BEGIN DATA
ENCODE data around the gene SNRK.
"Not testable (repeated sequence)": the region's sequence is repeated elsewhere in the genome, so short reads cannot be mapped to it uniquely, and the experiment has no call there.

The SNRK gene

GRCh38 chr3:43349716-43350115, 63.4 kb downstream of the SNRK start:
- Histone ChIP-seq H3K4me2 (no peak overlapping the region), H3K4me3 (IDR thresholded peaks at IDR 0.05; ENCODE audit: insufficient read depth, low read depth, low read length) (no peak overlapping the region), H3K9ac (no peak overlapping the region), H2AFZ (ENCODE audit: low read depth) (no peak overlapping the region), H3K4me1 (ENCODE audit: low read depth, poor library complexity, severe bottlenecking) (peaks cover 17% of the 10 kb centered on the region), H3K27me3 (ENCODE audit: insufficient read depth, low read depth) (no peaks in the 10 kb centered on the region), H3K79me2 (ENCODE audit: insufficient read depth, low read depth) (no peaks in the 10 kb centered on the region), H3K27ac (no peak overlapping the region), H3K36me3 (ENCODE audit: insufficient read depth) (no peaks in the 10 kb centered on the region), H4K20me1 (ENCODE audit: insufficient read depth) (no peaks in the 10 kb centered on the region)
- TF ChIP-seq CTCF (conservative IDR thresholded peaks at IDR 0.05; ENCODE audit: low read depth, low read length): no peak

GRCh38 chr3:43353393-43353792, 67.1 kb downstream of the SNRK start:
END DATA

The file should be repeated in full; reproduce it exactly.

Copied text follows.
ENCODE data around the gene SNRK.
"Not testable (repeated sequence)": the region's sequence is repeated elsewhere in the genome, so short reads cannot be mapped to it uniquely, and the experiment has no call there.

The SNRK gene

GRCh38 chr3:43349716-43350115, 63.4 kb downstream of the SNRK start:
- Histone ChIP-seq H3K4me2 (no peak overlapping the region), H3K4me3 (IDR thresholded peaks at IDR 0.05; ENCODE audit: insufficient read depth, low read depth, low read length) (no peak overlapping the region), H3K9ac (no peak overlapping the region), H2AFZ (ENCODE audit: low read depth) (no peak overlapping the region), H3K4me1 (ENCODE audit: low read depth, poor library complexity, severe bottlenecking) (peaks cover 17% of the 10 kb centered on the region), H3K27me3 (ENCODE audit: insufficient read depth, low read depth) (no peaks in the 10 kb centered on the region), H3K79me2 (ENCODE audit: insufficient read depth, low read depth) (no peaks in the 10 kb centered on the region), H3K27ac (no peak overlapping the region), H3K36me3 (ENCODE audit: insufficient read depth) (no peaks in the 10 kb centered on the region), H4K20me1 (ENCODE audit: insufficient read depth) (no peaks in the 10 kb centered on the region)
- TF ChIP-seq CTCF (conservative IDR thresholded peaks at IDR 0.05; ENCODE audit: low read depth, low read length): no peak

GRCh38 chr3:43353393-43353792, 67.1 kb downstream of the SNRK start: